When Steve Hansen starts in with the verbals you know something big is on the horizon.
So, when the All Blacks coach yesterday fired a couple of well-chosen shots across the bows of camp Wallaby ahead of tomorrow night's Bledisloe and Rugby Championship opener in Sydney, it indicated something special could be in store.
If the All Blacks are to rattle up that record 18th straight test victory, and put one hand on retaining the Bledisloe for an 11th straight year, then it just may be that they are going to have to dig deep to do so. Hansen's edginess certainly suggests so.
Whether Hansen is a little annoyed by the growing confidence flowing around a Wallabies outfit that's won just two of its last 20 tests against the All Blacks, or if he's unnerved by what's being talked up as a renaissance in the Australian game, the All Blacks coach was certainly not holding back yesterday.
At a press conference dominated initially by clarification of Israel Dagg's axing and Ben Smith's promotion as first choice No 15, Hansen then delved into murky territory when asked for his thoughts on Ewen McKenzie's decision to start Kurtley Beale at No 10, ahead of his well-performed Waratahs team-mate Bernard Foley.
The All Blacks coach's response would surely have raised a few heckles, and eyebrows, among the Wallabies, and knowing Hansen that would probably have been his intention. It might well be the first stage of a concerted plan to knock the enigmatic Beale off his stride.
He didn't spend eight years as Graham Henry's No 2 without learning a few tricks of the game before the game, and there's no doubt Hansen revels in the practice of setting an agenda via the media.
After saying he had been "dumbfounded" by Beale's selection initially, Hansen continued: "I thought why would he [McKenzie] do that, and came to the conclusion that maybe Ewen doesn't trust [Bernard Foley] to be able to do what he wants against us, or if you really think about it the other guy is under contract and league are chasing him, so you might start thinking maybe the ARU have told him he's got to pick him.
"But both are really good rugby players, and Kurtley is certainly a guy who loves to do things differently. He'll throw a lot of inside balls to runners, and we're going to have to look after that part of the park.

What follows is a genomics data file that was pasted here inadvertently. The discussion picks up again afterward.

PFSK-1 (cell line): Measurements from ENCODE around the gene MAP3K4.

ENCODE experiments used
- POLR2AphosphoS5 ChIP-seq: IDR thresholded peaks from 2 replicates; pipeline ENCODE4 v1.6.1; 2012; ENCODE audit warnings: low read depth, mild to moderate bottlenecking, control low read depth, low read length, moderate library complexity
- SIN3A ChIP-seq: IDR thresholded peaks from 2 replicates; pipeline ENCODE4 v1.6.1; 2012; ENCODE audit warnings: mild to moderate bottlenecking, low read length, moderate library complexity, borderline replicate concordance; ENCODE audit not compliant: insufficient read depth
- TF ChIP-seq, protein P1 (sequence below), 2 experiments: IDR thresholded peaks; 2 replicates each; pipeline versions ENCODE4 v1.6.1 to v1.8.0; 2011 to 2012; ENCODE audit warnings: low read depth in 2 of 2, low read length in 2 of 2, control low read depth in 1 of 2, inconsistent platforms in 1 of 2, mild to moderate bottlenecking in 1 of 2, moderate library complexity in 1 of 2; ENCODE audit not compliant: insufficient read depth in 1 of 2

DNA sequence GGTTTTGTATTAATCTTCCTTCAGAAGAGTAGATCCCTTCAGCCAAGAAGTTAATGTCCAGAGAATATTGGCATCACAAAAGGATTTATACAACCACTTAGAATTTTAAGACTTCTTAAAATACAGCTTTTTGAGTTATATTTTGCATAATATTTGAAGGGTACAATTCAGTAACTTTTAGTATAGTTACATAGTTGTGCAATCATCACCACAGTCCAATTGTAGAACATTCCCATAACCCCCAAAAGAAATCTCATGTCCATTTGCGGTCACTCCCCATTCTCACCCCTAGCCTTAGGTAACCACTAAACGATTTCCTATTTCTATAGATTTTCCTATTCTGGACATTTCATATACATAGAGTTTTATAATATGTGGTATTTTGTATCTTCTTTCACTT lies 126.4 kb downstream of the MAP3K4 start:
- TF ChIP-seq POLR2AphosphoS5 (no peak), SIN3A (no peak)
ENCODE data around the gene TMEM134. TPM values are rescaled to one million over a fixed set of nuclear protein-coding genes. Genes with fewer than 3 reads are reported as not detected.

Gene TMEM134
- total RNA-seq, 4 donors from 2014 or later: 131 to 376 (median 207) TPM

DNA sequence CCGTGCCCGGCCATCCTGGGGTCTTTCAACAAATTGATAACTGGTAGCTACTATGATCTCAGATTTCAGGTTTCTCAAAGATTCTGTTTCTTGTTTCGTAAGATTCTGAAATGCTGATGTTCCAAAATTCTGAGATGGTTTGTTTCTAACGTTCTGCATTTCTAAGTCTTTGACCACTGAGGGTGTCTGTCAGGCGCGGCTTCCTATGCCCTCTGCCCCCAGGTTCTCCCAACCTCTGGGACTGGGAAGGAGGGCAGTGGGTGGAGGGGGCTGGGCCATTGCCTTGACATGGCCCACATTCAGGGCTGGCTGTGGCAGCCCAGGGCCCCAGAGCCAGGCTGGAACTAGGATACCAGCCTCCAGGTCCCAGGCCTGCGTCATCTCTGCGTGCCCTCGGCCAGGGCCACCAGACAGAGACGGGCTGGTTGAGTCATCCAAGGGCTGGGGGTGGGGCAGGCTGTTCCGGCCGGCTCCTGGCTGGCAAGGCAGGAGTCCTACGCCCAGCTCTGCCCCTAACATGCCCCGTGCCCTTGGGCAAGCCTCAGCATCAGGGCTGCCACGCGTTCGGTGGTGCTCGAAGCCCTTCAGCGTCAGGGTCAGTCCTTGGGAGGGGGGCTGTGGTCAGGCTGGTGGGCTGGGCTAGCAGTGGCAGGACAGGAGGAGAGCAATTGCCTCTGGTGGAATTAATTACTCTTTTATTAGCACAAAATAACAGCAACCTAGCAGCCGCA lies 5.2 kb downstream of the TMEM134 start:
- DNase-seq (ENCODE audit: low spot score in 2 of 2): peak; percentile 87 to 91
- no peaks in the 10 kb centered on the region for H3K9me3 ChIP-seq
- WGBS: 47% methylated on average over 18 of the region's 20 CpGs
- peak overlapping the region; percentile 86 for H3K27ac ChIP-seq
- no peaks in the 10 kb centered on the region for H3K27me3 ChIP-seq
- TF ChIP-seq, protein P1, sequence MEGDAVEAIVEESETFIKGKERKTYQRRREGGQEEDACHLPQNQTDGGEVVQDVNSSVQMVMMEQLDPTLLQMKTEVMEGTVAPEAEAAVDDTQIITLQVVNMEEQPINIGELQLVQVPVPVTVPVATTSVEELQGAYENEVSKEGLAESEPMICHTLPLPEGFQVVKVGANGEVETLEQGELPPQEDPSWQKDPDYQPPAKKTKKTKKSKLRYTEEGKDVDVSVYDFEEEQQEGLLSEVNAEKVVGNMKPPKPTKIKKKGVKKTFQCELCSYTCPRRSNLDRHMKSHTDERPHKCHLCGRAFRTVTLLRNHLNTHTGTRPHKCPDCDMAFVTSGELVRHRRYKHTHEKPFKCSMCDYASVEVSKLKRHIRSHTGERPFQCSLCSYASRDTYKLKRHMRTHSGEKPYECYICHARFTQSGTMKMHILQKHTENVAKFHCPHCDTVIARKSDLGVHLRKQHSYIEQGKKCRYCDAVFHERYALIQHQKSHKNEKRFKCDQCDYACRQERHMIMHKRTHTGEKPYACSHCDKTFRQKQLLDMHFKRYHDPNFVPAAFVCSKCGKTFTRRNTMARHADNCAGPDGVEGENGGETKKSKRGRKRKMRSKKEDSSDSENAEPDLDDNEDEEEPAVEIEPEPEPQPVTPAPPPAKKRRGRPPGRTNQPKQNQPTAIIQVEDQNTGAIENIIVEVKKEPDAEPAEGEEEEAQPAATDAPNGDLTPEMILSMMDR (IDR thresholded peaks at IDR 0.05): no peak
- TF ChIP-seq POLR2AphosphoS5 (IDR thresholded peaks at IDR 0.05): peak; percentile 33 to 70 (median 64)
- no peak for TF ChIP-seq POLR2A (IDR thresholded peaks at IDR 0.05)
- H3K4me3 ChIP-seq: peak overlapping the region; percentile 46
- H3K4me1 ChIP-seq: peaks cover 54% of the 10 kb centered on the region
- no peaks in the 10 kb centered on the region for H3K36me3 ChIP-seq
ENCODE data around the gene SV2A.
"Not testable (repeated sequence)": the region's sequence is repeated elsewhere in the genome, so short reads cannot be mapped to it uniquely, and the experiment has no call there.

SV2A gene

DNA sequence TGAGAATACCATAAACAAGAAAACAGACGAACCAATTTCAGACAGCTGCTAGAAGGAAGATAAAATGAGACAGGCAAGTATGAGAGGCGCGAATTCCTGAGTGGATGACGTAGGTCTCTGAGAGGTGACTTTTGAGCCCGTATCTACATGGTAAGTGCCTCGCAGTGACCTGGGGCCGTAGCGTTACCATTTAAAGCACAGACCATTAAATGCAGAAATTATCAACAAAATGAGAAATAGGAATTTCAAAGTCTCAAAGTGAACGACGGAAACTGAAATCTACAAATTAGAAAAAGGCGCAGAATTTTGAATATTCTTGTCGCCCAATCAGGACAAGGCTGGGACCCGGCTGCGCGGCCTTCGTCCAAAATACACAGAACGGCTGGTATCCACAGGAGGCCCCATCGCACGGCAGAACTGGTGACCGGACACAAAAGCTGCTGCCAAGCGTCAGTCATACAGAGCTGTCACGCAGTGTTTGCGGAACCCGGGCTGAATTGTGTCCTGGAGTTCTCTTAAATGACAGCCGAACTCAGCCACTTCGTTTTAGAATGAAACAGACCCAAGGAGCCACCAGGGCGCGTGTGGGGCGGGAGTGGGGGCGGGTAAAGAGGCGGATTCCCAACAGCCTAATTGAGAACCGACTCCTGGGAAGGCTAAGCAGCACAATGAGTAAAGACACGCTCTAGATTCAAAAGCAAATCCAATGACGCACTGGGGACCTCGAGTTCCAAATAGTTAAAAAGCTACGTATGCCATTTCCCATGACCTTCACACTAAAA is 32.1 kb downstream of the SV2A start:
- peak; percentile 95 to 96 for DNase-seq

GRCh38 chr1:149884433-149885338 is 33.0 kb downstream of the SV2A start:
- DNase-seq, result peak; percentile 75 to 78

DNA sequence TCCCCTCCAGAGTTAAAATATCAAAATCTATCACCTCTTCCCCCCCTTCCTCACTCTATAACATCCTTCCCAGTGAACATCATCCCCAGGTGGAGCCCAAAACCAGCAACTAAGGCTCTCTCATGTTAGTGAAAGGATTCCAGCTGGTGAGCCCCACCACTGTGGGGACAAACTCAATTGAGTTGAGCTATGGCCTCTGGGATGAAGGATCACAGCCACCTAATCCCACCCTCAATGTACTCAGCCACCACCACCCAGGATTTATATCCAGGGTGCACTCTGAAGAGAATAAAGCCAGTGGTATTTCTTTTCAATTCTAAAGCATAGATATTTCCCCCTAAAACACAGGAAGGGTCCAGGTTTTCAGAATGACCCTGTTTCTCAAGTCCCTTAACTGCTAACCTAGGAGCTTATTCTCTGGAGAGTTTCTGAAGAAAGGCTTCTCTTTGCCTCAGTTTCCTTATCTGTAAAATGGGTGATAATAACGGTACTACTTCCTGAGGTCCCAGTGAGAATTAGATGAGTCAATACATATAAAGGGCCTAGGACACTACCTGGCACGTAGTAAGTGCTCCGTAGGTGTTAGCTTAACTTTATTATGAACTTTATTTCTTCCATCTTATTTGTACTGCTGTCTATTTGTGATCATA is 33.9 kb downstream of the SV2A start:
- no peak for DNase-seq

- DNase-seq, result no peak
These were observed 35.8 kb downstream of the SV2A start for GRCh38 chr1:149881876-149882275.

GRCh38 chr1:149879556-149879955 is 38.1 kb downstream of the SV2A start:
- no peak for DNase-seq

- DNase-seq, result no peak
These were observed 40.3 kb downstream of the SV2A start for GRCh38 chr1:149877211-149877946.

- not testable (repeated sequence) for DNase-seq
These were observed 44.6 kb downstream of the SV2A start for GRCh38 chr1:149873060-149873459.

"He's not as good a goalkicker as Foley, but I guess he'll [McKenzie] bring Foley on late in the game and if they want a goalkicker they've got the right one on at the right end of the game."
Then it really got interesting.
"No", Hansen wouldn't pick a player if directed to by his union. And he "didn't know" if McKenzie had been directed to.
But wasn't Hansen making that assertion?
"No, I'm making an assumption which is different than an assertion. I'm not saying that's what happened, I'm just sitting there pondering why wouldn't you play Foley when he's played there all year?
"The other guy has played seven tests at most in his whole career at first-five so why would you change that? I'm not saying that's exactly what happened, it's just a thought that came through my head and I'm sure it's come through a few other people's."
The All Blacks coach also couldn't resist another dig at the Wallabies when the opportunity arose.
"They're under a lot of pressure which they're talking about having to win the Bledisloe Cup. They haven't won the Bledisloe Cup, this is our year ... I find that interesting. It's no different than any other year. There are two teams in the competition and one of them will win it and one of them will lose it. They'll look to run the ball and try to run us off our feet."
There's belief in the Wallabies, never mind their atrocious record of the last decade. But there's also a steel about the All Blacks this week, exhibited by Hansen's ice-cold demotion of Israel Dagg.
The coach means business, and so does his history-seeking team.
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